It’s Just Not That Easy…

Johnny-on-the-Spot … by John Foster

My wife bought a new faucet assembly for our kitchen.

The box it was packaged in had the picture of a loving couple admiring their new faucet.

They obviously weren’t the ones who installed that one.

They didn’t have gunk on their faces, hands and hair or the grimaced look of a man whose back felt like he had been on “the rack”.

The new faucet came with the usual instruction booklet that said all you needed was a few simple tools and a few moments of your time.

The new faucet was practically delivering water to the sink before I could install it.

WRONG!

First of all, I’ve found that most instruction booklets, if you can even read them, contain lies.

It’s never “that easy”.

So, we cleaned out the kitchen cabinet and I grabbed a variety of wrenches I thought would get the job done.

The biggest struggle for me is to cram my 6’2″, 225 pound frame into a space that Harry Houdini would be nervous about.

(Why aren’t there more “dwarf plumbers”?)

However, once I’ve “limboed” into position on my back to work, everything I have to disconnect is;

a) above me

b) in a light-deficient space (at best)

c) corroded plus a spider or two

d) difficult (at best) to reach with tools

So, my able-bodied assistant (wife Geneva) has the always pleasant task of handing me the needed tools and holding the light.

You cannot unhook an old faucet without getting water on you.

That’s a given.

But I try mightily to avoid moisture on my glasses because it’s hard enough to see what I’m doing without shimmering water spots on the lenses.

The inevitable crusty gunk that collects on the underside of the faucet area sprinkles on your face and in your hair.

You wonder if one of these days you’ll see a television commercial from a law firm asking “Have you been the victim of ‘underside sink contamination?'”

Once the old unit has been disconnected and removed. there’s corrosion to clean up before you put the new faucet in place.

God bless vinegar!

A few spritzes and splashes and some gentle rubbing and the sink surface no one will ever see again (until this faucet wears out!) is shining almost as well as it did when we installed it.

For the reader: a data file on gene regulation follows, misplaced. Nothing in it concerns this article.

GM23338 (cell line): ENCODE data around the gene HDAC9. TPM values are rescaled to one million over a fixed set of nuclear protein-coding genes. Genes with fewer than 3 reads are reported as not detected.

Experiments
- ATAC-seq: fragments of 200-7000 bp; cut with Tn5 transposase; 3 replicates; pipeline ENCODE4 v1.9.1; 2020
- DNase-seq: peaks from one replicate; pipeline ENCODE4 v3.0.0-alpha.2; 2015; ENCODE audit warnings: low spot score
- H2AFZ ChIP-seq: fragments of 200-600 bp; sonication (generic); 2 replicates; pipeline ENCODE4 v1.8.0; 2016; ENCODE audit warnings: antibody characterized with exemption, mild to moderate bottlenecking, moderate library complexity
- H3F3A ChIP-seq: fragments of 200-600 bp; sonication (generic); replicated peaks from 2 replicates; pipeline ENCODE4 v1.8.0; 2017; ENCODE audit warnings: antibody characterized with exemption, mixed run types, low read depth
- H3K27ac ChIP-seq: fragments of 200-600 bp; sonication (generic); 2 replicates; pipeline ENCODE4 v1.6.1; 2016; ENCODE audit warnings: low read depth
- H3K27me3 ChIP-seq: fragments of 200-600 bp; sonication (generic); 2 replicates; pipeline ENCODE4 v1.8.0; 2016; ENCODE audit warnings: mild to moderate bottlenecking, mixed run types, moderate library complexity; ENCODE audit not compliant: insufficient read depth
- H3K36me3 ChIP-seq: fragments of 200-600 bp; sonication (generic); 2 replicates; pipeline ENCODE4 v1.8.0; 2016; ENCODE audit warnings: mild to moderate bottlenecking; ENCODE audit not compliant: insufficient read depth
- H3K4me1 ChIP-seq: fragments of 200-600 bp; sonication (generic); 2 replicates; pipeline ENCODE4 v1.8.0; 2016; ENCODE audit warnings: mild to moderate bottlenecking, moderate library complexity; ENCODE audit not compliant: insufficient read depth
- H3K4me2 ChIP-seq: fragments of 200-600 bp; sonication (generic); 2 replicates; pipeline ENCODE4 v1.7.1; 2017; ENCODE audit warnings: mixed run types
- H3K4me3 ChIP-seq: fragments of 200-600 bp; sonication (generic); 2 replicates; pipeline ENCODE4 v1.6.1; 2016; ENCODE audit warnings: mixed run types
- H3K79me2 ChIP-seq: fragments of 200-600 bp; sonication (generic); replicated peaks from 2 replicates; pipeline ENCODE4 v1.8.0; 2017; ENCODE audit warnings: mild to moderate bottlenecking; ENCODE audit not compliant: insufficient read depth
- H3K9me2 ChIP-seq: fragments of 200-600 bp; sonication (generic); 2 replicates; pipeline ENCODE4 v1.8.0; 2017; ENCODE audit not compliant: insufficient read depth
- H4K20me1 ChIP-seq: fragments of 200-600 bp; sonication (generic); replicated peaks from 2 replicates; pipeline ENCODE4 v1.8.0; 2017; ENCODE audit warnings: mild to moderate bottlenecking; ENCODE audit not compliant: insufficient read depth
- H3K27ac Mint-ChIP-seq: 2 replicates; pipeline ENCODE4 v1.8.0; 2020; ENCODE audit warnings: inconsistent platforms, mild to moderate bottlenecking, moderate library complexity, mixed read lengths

The new faucet slides into place and you use the black, plastic tool provided to tighten the bolt that holds the assembly in place.

But you have to feed all the water lines through it first, remembering to put the washer and gasket in place and the hex nut.

All above your head.

In that dark place.

With limited space to work.

But that was accomplished, along with the weight on the faucet head water line.

Then it was time to attach the water lines.

When we left the store with the new faucet, I prophecised to my wife that we would be back, at least once, to buy something to complete the project.

One of the water lines was an inch too short to connect so off we went to buy a new one.

My vision into the future was correct.

I wriggle back into the kitchen cabinet to connect the water lines.

But that required my wife assisting with wrench placement so I could tighten the fittings and not unscrew things at the same time.

By the way, do folks miss the waste basket under the sink as much as we do?

Now I know why real estate open houses and virtual tours don’t include peaks behind the cabinet doors.

The true test comes when you twist open the water shut-off valves to send fluid to the new faucet.

Nary a drop!

Project completed.

I have a “cuss word” figure I factor in for any project before I start.

I thought this would be a five-worder.

I think I used that allotment up in the first 10 minutes of this job.

It was quite a different result the day before when my granddaughter asked me to assemble the office chair for the desk in her new apartment.

Parts were minimal, although there was at least one “blue” word when I kept dropping the Allen wrench.

They don’t call me “Coco the Gorilla” for no reason.

However, the instruction manual for this chair was a hoot.

The misspellings and bad English grammar was something to laugh about.

We handle a lot of “do-it-yourself” projects in this family but there are times I’d like to turn it over to a “handy-person” to complete.

Used to be “handyman” when I was growing up.

But writing a check isn’t as gratifying as putting away your own tools and seeing something you’ve done actually work.

That’s what I kept telling myself as water and pieces of corrosion bounced off my head while imprisoned beneath the kitchen sink.

By the way, can an octopus be trained to do plumbing?

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